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Christmas is just around the corner, and it could not feel more like a right royal one here in Norwich! In this special City of Stories post Anna McCarthy, Children and Family Programmes Manager at Norwich Museums tells us why you shouldn’t miss a visit to Norwich Castle this festive season.
As part of our major National Lottery Heritage Fund Royal Place Reborn project, which will see Norwich Castle restored to its former glory as a royal palace, we are also celebrating 900 years (yes, we know, it doesn’t look a day over 899) since the completion of the original Norwich Castle and the Christmas visit of King Henry I with a special festive programme!
But first, where did it all begin and what is the royal heritage of our city’s castle, I hear you ask?
Well – there has actually been a castle in Norwich since 1067. Its first design was that of a wooden structured, motte-and-bailey type. This was a popular design, brought to England by the Normans following William the Conqueror’s victory at the Battle of Hastings in 1066. It was William the Conqueror himself who ordered a castle to be built in Norwich, thought to be of particular interest to him as it was already a thriving and important Anglo-Saxon City.
The Domesday Book, written in 1086, records that 98 houses were torn down to make space for Norwich Castle – building a Norman castle in the middle of an existing settlement would have shown the Normans’ power and control over the area.
It was in the 1090s that work was started on the stone keep, under the orders of William II – son of William the Conqueror. Stone keeps required a lot of money and manpower and this would have been particularly true for Norwich Castle. Whilst the lower part of the castle was faced with flint, William II chose to face the upper part with Caen stone – a type of limestone from Normandy. The transporting of this stone would have cost around 3 times its value! A status symbol indeed! In the same decade, work also started on Norwich Cathedral – commissioned by Herbert de Losinga, and it was decided that this, too, would be faced in Caen stone.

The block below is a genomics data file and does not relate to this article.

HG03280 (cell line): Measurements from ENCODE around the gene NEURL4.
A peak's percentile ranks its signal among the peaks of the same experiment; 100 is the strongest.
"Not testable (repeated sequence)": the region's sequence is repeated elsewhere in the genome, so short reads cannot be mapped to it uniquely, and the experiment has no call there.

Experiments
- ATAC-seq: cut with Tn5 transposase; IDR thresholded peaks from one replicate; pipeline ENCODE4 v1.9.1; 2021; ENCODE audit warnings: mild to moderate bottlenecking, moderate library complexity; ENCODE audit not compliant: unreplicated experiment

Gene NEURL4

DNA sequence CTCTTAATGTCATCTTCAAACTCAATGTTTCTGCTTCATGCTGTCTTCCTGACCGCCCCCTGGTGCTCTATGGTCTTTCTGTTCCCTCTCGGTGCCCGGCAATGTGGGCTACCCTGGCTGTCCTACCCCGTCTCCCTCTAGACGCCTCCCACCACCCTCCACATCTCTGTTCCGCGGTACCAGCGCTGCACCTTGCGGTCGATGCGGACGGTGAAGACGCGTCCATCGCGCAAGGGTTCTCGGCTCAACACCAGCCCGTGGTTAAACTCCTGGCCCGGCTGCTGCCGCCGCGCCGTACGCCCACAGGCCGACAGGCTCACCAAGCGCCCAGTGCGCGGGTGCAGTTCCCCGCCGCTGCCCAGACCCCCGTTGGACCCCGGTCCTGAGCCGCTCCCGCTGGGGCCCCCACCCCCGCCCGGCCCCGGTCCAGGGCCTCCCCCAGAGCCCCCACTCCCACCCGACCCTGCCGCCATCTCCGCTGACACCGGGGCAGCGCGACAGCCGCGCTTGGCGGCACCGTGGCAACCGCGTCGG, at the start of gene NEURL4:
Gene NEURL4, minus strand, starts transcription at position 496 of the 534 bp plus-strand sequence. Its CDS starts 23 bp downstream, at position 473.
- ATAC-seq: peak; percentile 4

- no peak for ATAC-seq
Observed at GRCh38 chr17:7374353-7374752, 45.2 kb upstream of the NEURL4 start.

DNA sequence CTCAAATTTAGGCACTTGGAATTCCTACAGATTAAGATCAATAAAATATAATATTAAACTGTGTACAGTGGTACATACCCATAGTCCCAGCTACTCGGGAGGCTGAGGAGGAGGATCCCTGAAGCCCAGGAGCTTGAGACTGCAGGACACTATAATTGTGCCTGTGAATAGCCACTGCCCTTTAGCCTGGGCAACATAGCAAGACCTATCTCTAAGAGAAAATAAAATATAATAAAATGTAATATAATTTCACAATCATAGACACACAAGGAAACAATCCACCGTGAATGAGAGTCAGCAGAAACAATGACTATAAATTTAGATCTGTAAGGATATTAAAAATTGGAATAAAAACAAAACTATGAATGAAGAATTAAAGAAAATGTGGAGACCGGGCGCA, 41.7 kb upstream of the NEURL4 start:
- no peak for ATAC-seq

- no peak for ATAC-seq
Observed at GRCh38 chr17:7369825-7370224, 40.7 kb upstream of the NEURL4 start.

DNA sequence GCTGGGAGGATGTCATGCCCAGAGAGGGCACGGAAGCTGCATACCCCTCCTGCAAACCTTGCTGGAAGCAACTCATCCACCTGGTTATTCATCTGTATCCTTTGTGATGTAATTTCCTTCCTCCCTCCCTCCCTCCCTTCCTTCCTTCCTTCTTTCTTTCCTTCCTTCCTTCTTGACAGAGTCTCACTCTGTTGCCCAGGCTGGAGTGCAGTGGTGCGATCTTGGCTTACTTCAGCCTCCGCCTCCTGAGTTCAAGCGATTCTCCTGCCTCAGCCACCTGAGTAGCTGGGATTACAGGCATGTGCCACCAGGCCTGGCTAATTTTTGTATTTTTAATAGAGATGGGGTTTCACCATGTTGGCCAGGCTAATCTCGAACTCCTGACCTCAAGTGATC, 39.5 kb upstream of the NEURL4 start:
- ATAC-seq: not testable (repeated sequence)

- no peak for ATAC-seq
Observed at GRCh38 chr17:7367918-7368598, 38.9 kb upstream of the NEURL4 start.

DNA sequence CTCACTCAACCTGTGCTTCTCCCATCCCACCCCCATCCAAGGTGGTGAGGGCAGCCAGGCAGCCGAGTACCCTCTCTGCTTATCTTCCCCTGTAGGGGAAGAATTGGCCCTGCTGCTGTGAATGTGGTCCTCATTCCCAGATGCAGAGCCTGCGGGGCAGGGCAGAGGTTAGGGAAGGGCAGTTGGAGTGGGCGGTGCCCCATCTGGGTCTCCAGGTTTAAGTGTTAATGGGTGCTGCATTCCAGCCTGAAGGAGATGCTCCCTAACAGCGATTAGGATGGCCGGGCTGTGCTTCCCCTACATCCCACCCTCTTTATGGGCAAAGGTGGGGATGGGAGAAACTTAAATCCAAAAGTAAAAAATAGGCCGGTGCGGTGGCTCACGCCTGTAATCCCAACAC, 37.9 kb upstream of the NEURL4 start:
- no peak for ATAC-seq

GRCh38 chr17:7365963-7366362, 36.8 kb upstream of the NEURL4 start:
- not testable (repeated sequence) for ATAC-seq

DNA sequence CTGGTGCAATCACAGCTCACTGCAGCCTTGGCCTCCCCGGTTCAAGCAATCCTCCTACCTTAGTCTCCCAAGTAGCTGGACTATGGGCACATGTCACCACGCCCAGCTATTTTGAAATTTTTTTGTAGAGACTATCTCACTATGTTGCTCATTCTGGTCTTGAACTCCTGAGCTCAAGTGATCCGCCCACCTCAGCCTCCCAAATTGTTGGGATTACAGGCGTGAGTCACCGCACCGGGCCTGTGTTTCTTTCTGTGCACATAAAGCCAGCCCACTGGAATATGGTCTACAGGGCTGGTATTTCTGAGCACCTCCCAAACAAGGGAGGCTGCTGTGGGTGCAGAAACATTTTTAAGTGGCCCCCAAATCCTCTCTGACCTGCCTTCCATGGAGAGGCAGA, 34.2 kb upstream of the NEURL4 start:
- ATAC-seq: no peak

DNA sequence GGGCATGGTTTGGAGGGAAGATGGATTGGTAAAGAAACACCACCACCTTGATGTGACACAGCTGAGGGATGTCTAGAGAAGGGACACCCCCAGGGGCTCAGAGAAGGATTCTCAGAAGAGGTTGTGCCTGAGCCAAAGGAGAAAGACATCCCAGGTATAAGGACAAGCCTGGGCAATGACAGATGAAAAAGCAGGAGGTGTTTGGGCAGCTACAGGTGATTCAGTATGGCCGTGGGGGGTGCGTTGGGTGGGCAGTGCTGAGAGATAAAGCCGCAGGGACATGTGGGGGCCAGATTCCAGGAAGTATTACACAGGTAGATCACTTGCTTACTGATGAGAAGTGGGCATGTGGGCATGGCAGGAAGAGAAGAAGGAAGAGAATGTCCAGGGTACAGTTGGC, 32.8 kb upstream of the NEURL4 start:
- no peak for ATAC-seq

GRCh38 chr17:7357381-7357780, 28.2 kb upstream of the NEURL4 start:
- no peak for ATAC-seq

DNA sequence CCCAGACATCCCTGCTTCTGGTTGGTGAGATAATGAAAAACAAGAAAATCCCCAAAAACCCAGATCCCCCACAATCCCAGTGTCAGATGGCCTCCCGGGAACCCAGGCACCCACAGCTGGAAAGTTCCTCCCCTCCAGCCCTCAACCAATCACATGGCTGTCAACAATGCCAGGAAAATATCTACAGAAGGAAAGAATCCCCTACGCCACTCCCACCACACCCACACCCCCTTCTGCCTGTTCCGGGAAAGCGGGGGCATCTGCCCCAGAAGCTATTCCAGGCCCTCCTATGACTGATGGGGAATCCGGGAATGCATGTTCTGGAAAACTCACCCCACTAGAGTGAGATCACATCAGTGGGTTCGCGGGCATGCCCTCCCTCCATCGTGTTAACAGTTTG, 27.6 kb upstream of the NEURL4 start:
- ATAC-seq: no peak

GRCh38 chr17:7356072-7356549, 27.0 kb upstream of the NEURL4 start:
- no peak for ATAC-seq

A significant part of the building work on the Castle was finished by 1121, during the reign of Henry I and it is this structure that we see today. It did, however, have a Victorian makeover between 1834-1839; at this point, it was refaced with Bath stone, and carved with the original Norman designs. That’s why it looks in such good shape!
Our Christmas programme Christmas at the Castle: The Story of the King has been designed to commemorate this history and is perfect for families- come and be part of it with us!
Join us for an affectionate and playful performance as King Henry I and Queen Adeliza reminisce about their Christmas-time in Norwich Castle…but will they agree about what really happened? Book tickets for these performances here.
You can find out how Christmas has changed (and stayed the same) since Medieval times in our Fit for a King trail; our Right Royal Dinner play table gives younger visitors a chance to sit up and explore majestic mealtimes, whilst our regal selfie station provides the opportunity to commemorate your own visit. Book your admission tickets here.
Plus, (and don’t miss this) every evening from 6pm you can see the amazing Castle 900 illuminations of King Henry’s visit on the west wall of the castle-the side that faces the market. Grab yourself a hot chocolate from Norwich Market or a nearby coffee shop (or a mulled wine for the adults) and settle in to watch the show.
We’ve partnered with Norwich Business Improvement District and VisitNorwich to celebrate this special anniversary of King Henry I’s visit, which is where the Christmas Crown Trail comes in! Take a journey of discovery across Norwich, visiting historic and new spots alike. Over 90 shops, restaurants, hotels and more have all hidden crowns in their windows and stores for you to find. Can you count all the crowns? Pick up a free trail map from the City Hosts, or visit the Journey Through Christmastime pop-up stall at Norwich Market to get your copy (stalls 138 & 139, Monday – Saturday until 17 December).